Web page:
Tuesday, July 14, 2009

Human Rights, Environmental Consciousness & Water Conservation


-- Quote of the Day --


“…I am a mom, and I’m a normal person that just decided that I was getting really tired of the doom and gloom about the environment. ….I just decided that I wanted to make a difference; having my own children that are young, I wanted to hopefully leave the world a better place for them by making my small difference. …As a mom, sometimes you feel like you are not making a difference. But you really are, as hard as those days are, you know, when you are changing diapers and changing laundry. …a lot of people out there are cynical… a lot of people don’t want to change because they are so used to their lifestyle. …The children have power, they have choices, and they can make a difference. They are the ones who are going to be running the country for the next generation. …Animals are so in tune with the universe, whereas humans make everything just so complicated. …They teach us what true love is. …Ghandi used to say that if you want to see a change, you need to be the change in the world. …You can’t really make someone do something, but if you lead by example they will want to make the change.”

~ Jeanne McNaney ~ June 16, ’09

Today's quote of the day originated from the Environmentally Conscious Children discussion on the Conscious Discussions talk radio show. Click on either of these hyperlinks to find your way to the radio program or look to the right for links.

When you have time, tune in to today's episode of the Conscious Discussions talk radio show, which airs at 10-11 AM (pacific) this morning, & will be archived for anyone who can't make the live show. As always I will have the chat room, so join me there if you are able to drop in to the live show. Our featured guest of the day is Shelley Seal and our discussion involves: Writing & Human Rights


-- Don't forget to enter the Draw --

Email me at: ldbrummet @ yahoo . com **remove spaces before sending!!** & place the word "prize" in the subject line for a chance to win one (or more) of these prizes:

Susan Hoekstra's book: The Service Journey - & - Dean Balderston's children's book: The Real Life Adventures of Anna and Saddie - & - a copy of Grooveyard's rock genre CD, Place in Time

-- Water Conservation at the Kitchen Sink --

It can sometimes be difficult to visualize the importance and direct effect that simple conservation efforts can have when we are bombarded with negative information regularly. Lets take a look at what a few changes in the activities around the kitchen sink can do.

Rather than running the tap when cleaning vegetables, use a bowl of water. Later, reuse it to water outdoor plants. Reusing water from rinsing out the coffeepot for outdoor plants, the compost or lawn is something we do all the time. Rich in nitrogen as well as some trace minerals, coffeepots should be diluted with water before using. Choose a different group of plants every day and you may find you no longer have to water or fertilize them very often at all. Cooking water (pasta, steamed vegetables, boiled potatoes etc.) can be used in the same way – just let it cool first. All of these water sources contain extra nutrients that will aid your gardens immensely. Very hot cooking water can be used to kill weeds – simply pour it directly on the weed and around its roots.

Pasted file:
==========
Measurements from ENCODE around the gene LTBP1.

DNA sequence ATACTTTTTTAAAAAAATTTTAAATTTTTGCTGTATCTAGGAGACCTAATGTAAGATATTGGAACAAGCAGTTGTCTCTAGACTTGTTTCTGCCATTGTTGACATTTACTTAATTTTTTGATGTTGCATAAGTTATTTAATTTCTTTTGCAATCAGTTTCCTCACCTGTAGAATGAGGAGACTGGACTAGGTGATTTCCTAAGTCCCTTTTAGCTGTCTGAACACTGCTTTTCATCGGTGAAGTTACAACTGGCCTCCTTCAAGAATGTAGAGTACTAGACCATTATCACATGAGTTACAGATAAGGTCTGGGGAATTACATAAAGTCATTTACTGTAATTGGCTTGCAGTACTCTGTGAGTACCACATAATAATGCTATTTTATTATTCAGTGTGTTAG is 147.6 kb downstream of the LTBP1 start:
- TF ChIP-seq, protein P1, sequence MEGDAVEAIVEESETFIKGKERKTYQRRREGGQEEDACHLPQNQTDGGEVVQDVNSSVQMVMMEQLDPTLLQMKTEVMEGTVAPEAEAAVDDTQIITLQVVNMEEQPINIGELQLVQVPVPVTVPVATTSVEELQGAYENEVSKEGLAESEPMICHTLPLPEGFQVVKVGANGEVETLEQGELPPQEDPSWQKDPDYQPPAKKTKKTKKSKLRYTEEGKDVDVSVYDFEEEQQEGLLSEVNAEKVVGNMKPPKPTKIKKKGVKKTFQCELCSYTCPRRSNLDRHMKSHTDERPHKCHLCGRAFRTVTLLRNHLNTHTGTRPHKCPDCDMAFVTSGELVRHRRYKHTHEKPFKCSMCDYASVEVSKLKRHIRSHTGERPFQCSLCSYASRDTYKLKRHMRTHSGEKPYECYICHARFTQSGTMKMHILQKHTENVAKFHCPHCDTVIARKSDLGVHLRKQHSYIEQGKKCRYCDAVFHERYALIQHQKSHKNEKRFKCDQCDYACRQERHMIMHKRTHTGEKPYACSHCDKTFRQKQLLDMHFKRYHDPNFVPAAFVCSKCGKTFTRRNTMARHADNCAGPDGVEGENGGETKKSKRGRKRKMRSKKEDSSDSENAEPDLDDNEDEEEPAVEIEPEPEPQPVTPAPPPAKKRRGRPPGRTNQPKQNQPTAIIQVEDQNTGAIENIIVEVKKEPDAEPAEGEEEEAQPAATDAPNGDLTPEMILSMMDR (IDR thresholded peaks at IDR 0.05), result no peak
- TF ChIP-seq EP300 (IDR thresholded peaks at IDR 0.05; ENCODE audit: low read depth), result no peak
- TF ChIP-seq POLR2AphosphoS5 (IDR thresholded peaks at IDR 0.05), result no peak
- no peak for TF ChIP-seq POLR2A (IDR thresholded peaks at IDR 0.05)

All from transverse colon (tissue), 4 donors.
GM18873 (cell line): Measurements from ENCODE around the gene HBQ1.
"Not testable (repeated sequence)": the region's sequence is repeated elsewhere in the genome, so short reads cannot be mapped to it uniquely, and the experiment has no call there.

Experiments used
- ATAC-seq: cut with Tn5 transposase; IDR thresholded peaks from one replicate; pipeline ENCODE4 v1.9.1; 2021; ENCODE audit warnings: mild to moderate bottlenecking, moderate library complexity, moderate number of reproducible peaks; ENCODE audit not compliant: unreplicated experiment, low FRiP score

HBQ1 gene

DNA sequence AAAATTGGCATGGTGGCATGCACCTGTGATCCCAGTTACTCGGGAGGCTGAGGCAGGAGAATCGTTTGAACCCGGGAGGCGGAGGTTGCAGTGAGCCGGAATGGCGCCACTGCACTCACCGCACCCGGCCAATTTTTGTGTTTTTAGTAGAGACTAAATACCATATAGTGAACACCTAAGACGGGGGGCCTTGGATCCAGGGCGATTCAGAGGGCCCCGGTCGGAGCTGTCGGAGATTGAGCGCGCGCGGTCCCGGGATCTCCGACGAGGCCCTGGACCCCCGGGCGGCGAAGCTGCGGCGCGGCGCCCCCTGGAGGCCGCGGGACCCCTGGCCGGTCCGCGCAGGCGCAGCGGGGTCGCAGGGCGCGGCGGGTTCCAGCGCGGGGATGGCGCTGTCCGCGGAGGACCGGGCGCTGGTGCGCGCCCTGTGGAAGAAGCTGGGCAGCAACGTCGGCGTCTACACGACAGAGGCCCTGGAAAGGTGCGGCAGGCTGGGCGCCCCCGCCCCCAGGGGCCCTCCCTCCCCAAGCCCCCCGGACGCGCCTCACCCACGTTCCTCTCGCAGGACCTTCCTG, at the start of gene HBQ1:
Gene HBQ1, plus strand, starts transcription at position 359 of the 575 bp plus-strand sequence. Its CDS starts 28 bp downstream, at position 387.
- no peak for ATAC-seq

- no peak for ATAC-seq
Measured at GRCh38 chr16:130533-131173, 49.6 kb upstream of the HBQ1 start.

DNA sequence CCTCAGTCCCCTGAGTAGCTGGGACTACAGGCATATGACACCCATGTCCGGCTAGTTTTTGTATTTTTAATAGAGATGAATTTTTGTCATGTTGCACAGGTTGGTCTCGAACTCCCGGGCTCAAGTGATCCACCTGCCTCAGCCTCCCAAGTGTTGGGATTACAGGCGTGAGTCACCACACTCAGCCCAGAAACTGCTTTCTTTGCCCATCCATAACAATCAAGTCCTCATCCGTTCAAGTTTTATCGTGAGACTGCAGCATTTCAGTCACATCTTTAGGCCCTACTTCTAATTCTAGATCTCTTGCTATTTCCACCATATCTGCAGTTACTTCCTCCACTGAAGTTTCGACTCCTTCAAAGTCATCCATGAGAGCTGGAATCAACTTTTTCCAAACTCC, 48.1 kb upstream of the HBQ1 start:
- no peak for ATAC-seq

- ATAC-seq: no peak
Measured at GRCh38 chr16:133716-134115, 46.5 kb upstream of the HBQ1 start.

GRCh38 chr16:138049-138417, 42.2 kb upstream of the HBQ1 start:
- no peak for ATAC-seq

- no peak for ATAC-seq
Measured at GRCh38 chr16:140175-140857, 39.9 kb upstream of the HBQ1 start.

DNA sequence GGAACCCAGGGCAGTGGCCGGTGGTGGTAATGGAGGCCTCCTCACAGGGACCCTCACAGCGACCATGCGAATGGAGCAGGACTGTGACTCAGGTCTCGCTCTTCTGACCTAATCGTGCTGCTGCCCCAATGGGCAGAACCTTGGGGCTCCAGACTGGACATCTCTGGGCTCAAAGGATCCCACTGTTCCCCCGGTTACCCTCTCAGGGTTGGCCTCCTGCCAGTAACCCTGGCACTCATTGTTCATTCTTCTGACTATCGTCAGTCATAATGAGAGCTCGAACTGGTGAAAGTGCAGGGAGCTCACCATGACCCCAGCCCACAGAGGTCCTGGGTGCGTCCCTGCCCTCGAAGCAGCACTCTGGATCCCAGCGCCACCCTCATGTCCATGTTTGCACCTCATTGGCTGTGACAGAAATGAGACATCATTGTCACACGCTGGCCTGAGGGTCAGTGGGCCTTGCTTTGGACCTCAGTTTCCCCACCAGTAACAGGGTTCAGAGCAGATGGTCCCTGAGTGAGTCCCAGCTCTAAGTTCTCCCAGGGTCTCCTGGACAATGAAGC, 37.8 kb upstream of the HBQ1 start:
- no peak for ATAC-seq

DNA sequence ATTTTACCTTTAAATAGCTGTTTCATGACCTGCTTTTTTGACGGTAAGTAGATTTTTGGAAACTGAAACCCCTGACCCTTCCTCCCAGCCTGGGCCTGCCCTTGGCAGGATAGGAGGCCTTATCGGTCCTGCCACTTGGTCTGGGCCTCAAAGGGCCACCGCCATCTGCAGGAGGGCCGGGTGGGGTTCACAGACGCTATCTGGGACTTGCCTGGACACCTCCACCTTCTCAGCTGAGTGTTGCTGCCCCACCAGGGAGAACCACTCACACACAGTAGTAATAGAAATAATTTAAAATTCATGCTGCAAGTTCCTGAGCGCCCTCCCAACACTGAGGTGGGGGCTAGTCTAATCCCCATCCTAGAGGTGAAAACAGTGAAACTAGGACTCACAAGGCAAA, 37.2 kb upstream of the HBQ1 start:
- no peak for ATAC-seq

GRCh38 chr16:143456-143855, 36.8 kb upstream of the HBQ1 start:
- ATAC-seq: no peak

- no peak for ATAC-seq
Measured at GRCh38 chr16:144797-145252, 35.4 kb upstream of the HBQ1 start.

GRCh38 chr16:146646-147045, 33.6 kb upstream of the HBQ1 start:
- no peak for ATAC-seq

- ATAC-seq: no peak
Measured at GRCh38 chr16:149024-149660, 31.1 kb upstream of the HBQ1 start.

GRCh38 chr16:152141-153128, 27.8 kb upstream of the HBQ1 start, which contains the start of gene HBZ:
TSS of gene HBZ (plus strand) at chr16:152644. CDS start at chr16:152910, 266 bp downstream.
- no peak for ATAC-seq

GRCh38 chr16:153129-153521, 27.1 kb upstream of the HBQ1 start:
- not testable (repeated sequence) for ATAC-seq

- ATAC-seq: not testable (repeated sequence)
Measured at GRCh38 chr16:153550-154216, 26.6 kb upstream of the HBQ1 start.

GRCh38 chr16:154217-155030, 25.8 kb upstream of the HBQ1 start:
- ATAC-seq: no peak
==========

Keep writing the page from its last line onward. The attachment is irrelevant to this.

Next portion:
After meals, scrape your dishes into the compost bucket before rinsing. While rinsing, place other soiled dishes, jars and utensils underneath while you work; it will begin the presoaking process – reducing labor and water use. Anything caught in the sink basket can be contributed to the compost, too.

Save about 5 gallons of water per washing by doing dishes in a few inches of hot soapy water. It may seem funny to do this - but by turning the hot water tap on to rinse the dishes into the sink the level will slowly increase and will maintain a hot temperature. This way, another sink full of water solely for rinsing is no longer necessary. We sometimes use rinse water to pre-soak stuck on dishes as well.

In the winter, the water from washing or soaking dishes should be left to cool. This way it releases its valuable heat into the home, rather than the sewer. Dishwashers, that are not built-in, allow reuse of the water for pre-rinsing heavily soiled dishes because they drain into the sink. The water can be trapped in the sink, or a soiled pot, where the heat is slowly released into the home, saving energy costs in the winter. Of course, the opposite applies in the summer, when extra heat is not desirable.

Very hot water is not always necessary for all washing and rinsing needs. Usually, by the time we are finished washing our hands, the water is just beginning to warm up – so really, all we have done is heat up our pipes. We can conserve water easily by turning off the tap while lathering hands. The running water is really only necessary for initial wetting, then rinsing – so running water in between is really a waste.

Now, if you measured the amount of water saved each day by those simple methods we just described - there would be dozens of gallons of pure, drinkable water left untouched in the reservoir. By reducing hot water consumption, our energy bills are a little bit smaller. All this, just from the kitchen sink!


Find Dave & Lillian Brummet, excerpts from their books, information about their radio shows & free resources & articles at www.brummet.ca

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